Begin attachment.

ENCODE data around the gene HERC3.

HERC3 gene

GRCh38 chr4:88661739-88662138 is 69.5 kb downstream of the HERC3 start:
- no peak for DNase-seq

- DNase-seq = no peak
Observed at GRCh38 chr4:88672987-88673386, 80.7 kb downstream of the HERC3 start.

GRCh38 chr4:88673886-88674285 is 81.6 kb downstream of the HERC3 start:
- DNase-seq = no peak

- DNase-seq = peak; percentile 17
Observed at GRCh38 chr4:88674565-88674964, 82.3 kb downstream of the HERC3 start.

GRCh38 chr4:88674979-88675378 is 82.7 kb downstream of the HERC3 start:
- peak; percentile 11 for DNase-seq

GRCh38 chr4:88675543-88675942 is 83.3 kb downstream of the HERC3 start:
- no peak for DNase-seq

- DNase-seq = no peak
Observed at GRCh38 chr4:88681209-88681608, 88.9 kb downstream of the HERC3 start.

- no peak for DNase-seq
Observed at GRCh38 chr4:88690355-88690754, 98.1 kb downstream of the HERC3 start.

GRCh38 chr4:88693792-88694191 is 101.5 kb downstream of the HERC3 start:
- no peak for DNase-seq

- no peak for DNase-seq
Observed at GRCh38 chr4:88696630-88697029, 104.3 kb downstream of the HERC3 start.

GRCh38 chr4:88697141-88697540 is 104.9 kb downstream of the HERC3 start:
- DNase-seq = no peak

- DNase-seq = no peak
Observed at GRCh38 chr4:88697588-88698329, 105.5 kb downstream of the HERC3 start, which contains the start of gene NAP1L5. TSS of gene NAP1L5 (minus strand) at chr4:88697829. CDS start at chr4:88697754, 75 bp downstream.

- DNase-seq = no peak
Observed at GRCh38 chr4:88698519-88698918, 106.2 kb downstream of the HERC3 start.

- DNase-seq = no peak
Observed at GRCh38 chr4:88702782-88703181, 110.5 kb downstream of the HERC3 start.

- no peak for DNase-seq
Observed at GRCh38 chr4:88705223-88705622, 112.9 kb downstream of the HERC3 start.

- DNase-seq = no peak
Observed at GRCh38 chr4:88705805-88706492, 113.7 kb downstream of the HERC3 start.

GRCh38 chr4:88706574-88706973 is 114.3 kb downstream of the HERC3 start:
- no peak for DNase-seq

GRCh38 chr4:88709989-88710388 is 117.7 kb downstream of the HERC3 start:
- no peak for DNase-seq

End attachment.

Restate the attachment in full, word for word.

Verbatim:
ENCODE data around the gene HERC3.

HERC3 gene

GRCh38 chr4:88661739-88662138 is 69.5 kb downstream of the HERC3 start:
- no peak for DNase-seq

- DNase-seq = no peak
Observed at GRCh38 chr4:88672987-88673386, 80.7 kb downstream of the HERC3 start.

GRCh38 chr4:88673886-88674285 is 81.6 kb downstream of the HERC3 start:
- DNase-seq = no peak

- DNase-seq = peak; percentile 17
Observed at GRCh38 chr4:88674565-88674964, 82.3 kb downstream of the HERC3 start.

GRCh38 chr4:88674979-88675378 is 82.7 kb downstream of the HERC3 start:
- peak; percentile 11 for DNase-seq

GRCh38 chr4:88675543-88675942 is 83.3 kb downstream of the HERC3 start:
- no peak for DNase-seq

- DNase-seq = no peak
Observed at GRCh38 chr4:88681209-88681608, 88.9 kb downstream of the HERC3 start.

- no peak for DNase-seq
Observed at GRCh38 chr4:88690355-88690754, 98.1 kb downstream of the HERC3 start.

GRCh38 chr4:88693792-88694191 is 101.5 kb downstream of the HERC3 start:
- no peak for DNase-seq

- no peak for DNase-seq
Observed at GRCh38 chr4:88696630-88697029, 104.3 kb downstream of the HERC3 start.

GRCh38 chr4:88697141-88697540 is 104.9 kb downstream of the HERC3 start:
- DNase-seq = no peak

- DNase-seq = no peak
Observed at GRCh38 chr4:88697588-88698329, 105.5 kb downstream of the HERC3 start, which contains the start of gene NAP1L5. TSS of gene NAP1L5 (minus strand) at chr4:88697829. CDS start at chr4:88697754, 75 bp downstream.

- DNase-seq = no peak
Observed at GRCh38 chr4:88698519-88698918, 106.2 kb downstream of the HERC3 start.

- DNase-seq = no peak
Observed at GRCh38 chr4:88702782-88703181, 110.5 kb downstream of the HERC3 start.

- no peak for DNase-seq
Observed at GRCh38 chr4:88705223-88705622, 112.9 kb downstream of the HERC3 start.

- DNase-seq = no peak
Observed at GRCh38 chr4:88705805-88706492, 113.7 kb downstream of the HERC3 start.

GRCh38 chr4:88706574-88706973 is 114.3 kb downstream of the HERC3 start:
- no peak for DNase-seq

GRCh38 chr4:88709989-88710388 is 117.7 kb downstream of the HERC3 start:
- no peak for DNase-seq